Enrolled Cherokee Genetics


barbara oliver - Genetic

Barbara Roasting Ear Oliver, a rancher in Ashland, Ore., is an enrolled citizen of the Cherokee Nation of Oklahoma and participant in DNA Consultants’ Cherokee DNA Study Phase III. Photo by Gerry Katz; used by permission.

Genetic data on U.S. government enrolled Cherokees were published for the first time two years ago, in 2016.[1] Previously, the only data on Cherokee Indians available for identity testing or genealogy purposes comprised our company’s two samples, U.S. Cherokee Admixed (n=62) and U.S. Cherokee Admixed (n=92).

DNA Consultants is and has been for many years the only DNA testing company to give ancestry results based on Cherokee data. No other companies have Cherokee DNA.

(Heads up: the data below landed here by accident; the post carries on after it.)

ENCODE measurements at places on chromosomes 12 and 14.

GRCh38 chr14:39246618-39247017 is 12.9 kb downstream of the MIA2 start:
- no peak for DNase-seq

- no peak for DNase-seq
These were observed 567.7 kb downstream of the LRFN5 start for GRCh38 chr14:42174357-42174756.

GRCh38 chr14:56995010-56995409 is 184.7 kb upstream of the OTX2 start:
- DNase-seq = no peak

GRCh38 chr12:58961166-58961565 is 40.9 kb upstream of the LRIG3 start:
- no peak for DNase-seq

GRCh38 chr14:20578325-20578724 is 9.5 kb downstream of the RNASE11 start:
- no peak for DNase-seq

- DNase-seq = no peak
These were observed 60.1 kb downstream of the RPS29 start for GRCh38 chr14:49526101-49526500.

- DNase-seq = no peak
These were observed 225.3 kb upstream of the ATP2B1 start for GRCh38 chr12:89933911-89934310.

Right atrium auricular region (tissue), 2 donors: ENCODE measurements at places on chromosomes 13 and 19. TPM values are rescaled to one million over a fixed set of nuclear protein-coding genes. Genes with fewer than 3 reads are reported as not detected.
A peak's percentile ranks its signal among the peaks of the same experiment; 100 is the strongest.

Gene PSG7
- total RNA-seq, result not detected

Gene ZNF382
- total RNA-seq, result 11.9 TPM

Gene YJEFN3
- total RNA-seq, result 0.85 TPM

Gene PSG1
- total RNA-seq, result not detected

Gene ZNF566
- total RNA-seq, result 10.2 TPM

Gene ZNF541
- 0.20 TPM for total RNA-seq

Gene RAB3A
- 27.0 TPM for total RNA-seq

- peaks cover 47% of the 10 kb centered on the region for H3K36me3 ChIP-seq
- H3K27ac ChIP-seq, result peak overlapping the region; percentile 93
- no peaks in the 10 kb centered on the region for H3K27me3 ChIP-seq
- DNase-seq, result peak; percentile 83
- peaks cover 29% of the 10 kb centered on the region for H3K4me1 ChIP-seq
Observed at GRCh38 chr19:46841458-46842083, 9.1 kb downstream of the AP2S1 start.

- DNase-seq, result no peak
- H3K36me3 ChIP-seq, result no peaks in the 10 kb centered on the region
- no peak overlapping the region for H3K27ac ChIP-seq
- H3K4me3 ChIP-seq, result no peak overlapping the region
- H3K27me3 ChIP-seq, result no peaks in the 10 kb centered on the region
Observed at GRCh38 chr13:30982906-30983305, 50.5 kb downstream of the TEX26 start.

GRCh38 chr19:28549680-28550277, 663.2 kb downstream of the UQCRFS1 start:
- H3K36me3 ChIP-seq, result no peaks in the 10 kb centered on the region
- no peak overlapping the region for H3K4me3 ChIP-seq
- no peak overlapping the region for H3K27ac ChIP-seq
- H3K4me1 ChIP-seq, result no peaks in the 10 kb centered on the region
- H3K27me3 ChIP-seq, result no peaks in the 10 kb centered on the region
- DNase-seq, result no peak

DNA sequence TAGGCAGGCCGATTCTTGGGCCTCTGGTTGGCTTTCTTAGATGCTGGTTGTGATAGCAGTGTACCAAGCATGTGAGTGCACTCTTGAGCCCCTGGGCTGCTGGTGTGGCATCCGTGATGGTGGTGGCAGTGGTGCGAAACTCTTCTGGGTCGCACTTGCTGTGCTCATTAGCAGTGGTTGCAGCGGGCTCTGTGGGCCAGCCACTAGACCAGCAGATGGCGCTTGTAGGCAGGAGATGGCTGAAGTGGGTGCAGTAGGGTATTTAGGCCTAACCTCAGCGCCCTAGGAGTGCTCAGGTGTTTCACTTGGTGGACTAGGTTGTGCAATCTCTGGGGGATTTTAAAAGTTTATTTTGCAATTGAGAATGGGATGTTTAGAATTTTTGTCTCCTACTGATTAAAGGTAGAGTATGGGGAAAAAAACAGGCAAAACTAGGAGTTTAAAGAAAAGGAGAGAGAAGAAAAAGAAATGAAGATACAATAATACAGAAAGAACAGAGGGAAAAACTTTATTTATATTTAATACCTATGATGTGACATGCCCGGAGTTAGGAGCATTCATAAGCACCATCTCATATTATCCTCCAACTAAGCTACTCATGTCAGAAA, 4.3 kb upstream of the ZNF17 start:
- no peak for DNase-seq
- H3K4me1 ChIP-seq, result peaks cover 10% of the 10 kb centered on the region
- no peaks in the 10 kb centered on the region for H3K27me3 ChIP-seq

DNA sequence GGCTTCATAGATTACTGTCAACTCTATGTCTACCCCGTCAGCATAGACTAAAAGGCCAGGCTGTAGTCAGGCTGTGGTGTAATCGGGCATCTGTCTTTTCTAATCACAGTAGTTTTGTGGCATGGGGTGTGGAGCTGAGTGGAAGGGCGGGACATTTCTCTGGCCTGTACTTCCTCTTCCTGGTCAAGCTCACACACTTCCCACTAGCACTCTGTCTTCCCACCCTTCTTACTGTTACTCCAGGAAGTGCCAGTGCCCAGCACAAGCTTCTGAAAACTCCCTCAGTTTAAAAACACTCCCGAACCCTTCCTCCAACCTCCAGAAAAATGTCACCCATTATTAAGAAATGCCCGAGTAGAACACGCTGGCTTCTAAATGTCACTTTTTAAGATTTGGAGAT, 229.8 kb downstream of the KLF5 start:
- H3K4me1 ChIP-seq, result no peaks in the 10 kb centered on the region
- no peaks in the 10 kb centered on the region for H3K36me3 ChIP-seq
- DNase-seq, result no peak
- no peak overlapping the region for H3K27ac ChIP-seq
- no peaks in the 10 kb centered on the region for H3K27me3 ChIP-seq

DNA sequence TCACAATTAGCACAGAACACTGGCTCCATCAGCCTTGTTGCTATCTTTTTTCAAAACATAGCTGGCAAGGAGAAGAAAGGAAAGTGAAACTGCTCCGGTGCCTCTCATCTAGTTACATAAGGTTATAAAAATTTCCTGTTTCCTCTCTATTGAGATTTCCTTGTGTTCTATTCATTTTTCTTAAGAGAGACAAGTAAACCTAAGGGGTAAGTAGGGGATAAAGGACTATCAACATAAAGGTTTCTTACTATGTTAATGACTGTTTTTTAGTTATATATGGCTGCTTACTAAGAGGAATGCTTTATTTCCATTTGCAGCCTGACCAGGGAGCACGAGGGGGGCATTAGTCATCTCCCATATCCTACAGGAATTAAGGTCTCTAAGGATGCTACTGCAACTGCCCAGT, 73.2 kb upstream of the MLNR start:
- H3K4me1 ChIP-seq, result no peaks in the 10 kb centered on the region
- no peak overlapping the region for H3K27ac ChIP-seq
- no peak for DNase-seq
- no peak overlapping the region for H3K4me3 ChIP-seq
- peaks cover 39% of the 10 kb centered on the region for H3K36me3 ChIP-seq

The U.S. Census bureau estimates the Cherokee are the largest Indian group in the country, with a population of 331,000 (2007), or 15% of all American Indians. “A rule of thumb in genealogy circles is that anyone who can trace one of their American ancestors back to 1790 or earlier has at least some degree of American Indian admixture, however small,” says Donald Yates, principal investigator of DNA Consultants. “Since the Cherokee were the most favored marriage partners on the frontier, a lot of interest attaches to their genetic legacy.”

S. Kanthaswamy et al, “Native American Population Data Based on the Globalfiler Autosomal STR loci,” Forensic Science International: Genetics 24:e12-e13.

How useful DNA Consultants’ data for admixed Cherokee might be can be judged from the experience of the Western Cherokee Nation of Arkansas & Missouri (Murl Dean Pierson, Executive Director, Mansfield, Mo.). On June 1, 2018, this non-federally-recognized tribe concluded a DNA case study with 26 members, all of whom claimed Cherokee and Western Cherokee/Old Settlers ancestry. Compiled by Larry DeWayne Wingo of Yukon, Okla., the study used DNA Consultants’ Cherokee DNA Test. The results indicated that 21 or 80% of Western Cherokee had a high match to U.S. Cherokee Admixed (n=62), the first available dataset.